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Godot scripts sometimes contain lines like:

extends "res://cars/driveable.gd"

If my project is in c:/project, then that line refers to the path c:/project/cars/car_base.gd.

How can I make gf work with this root substitution scheme?

I would expect this to work, but it does not:

let &includeexpr = "substitute(v:fname, 'res:/', substitute(fnamemodify(findfile('project.godot', '.;'), ':h'), '\\', '/', 'g'), '')"

As a test, I can't get res:// paths to be affected by 'includeexpr' at all:

let &includeexpr = "substitute(v:fname, '.*', '~/.vimrc', '')"

Doing gf on my res:// line edits "res://cars/driveable.gd" (a nonexistent file, but no E447). If I change res: to res_, then that 'includeexpr' works. So it seems like vim thinks res:// is a real filepath and doesn't care that it doesn't exist.

I saw the question open salt://whatever as somedir/whatever and it seems close, but findfile("project.godot", ".;") returns res://cars/project.godot inside my BufReadCmd instead of the actual path. The returned path should be c:/code/project/project.godot and definitely shouldn't have the "cars" directory in it. (Neither resolve() nor expand() are helpful.)

I have netrw disabled, but I get similar results with gvim --clean.

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For some reason (possibly Netrw integration), Vim seems to treat all paths that start with a scheme-like foo:// as legitimate paths so includeexpr, which is invoked when the path can't be found, is never invoked. If these tests are not enough, one can test this empirically with this file:

" filename.ext
"patapouf://sdsgifd/sdjfghsd/sdgfisd"
"sdsgifd/sdjfghsd/sdgfisd"

" no netrw, no vimrc, no defaults.vim
$ vim -Nu NONE filename.ext
:1normal gf
<opens buffer for patapouf://sdsgifd/sdjfghsd/sdgfisd>
:b#
:2normal gf
E447: Can't find file "sdsgifd/sdjfghsd/sdgfisd" in 'path

This is not a satisfying situation, IMO, which creates similar problems in other filetypes (./foo/bar should resolve to ./foo/bar.ext and ./foo/bar/index.ext in JavaScript but only the former is possible because Vim thinks ./foo/bar/ is a legitimate path).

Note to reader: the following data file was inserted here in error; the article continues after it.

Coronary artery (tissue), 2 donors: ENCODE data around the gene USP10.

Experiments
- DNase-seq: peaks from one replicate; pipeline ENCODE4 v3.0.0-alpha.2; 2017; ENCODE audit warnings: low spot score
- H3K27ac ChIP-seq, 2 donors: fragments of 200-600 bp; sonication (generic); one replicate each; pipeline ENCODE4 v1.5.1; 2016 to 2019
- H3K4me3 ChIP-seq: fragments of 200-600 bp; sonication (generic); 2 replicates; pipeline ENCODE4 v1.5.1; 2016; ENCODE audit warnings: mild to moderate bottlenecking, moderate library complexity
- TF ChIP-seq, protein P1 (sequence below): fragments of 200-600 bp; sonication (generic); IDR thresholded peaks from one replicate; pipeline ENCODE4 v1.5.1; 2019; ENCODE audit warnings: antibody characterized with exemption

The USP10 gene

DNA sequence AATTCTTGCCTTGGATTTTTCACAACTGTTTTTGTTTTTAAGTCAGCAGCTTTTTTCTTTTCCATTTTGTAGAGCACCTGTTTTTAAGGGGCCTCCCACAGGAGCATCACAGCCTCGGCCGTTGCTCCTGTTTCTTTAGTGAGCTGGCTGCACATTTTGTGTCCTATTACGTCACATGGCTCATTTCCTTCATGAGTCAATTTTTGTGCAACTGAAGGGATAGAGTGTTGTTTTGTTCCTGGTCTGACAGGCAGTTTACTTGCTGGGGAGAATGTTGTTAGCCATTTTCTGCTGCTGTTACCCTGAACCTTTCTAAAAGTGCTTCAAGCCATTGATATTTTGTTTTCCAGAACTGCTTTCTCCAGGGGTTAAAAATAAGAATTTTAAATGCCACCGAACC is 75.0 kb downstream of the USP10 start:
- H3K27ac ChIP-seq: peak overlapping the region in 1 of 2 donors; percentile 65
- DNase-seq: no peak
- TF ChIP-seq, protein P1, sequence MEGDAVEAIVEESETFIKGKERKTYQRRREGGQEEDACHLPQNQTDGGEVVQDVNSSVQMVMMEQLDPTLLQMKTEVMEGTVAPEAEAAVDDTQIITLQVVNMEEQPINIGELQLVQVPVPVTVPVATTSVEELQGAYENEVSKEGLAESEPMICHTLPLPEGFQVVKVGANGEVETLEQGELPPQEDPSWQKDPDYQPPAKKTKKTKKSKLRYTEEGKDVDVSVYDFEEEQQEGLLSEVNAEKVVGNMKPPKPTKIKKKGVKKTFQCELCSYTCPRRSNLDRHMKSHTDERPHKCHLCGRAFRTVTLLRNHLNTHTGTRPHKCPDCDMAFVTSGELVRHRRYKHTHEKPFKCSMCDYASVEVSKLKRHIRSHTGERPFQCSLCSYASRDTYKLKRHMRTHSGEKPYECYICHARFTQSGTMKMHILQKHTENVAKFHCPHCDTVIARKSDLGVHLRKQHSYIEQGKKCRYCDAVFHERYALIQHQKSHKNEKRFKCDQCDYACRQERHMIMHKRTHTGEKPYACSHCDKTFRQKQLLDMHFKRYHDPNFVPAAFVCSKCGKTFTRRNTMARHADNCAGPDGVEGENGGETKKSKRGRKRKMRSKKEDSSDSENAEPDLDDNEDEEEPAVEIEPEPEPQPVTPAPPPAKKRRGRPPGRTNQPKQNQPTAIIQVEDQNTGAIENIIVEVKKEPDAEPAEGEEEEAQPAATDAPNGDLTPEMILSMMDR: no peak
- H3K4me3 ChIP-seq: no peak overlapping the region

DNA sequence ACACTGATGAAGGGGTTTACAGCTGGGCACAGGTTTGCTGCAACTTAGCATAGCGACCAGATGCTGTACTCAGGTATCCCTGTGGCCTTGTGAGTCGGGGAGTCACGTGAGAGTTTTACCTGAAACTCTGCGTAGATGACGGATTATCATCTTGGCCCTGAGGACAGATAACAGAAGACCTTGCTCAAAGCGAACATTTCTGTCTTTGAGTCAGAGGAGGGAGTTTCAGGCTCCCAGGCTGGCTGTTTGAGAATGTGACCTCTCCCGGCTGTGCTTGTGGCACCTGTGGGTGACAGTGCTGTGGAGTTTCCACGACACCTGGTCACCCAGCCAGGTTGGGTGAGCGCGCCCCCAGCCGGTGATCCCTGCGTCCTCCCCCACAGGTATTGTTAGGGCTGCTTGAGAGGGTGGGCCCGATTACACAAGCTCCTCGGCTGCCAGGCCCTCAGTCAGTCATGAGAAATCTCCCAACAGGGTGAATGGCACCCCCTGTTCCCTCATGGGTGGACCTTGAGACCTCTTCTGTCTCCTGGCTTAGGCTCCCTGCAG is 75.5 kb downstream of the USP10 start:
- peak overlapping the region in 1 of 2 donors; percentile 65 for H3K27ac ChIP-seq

The workaround I've used is to map gf and friends to a custom function:

nnoremap <silent> <buffer> gf      :<C-u>call GF('n', 0, 0, v:count1)<CR>
nnoremap <silent> <buffer> <C-w>f  :<C-u>call GF('n', 1, 0, v:count1)<CR>
nnoremap <silent> <buffer> <C-w>gf :<C-u>call GF('n', 1, 1, v:count1)<CR>
xnoremap <silent> <buffer> gf      <C-c>:call GF('v', 0, 0, v:count1)<CR>
xnoremap <silent> <buffer> <C-w>f  <C-c>:call GF('v', 1, 0, v:count1)<CR>
xnoremap <silent> <buffer> <C-w>gf <C-c>:call GF('v', 1, 1, v:count1)<CR>

function! GF(mode, split, tab, count) abort
    if a:mode == "n"
        let fname = expand('<cfile>')
    else
        let old_reg = getreg("v")
        normal! gv"vy
        let fname = getreg("v")
        call setreg("v", old_reg)
    endif

    let transformed_name = SomeFunction(fname)    " your implementation here
    let found_file = findfile(transformed_name, &path, a:count)

    if empty(found_file)
        echohl Error
        echo "E447: Can't find file \"" . fname . "\" in path"
        echohl None
        return 0
    endif

    let cmds = {
                \ "00": "silent edit ",
                \ "10": "silent split ",
                \ "11": "silent tab split ",
                \ }

    execute cmds[a:split . a:tab] . found_file
endfunction

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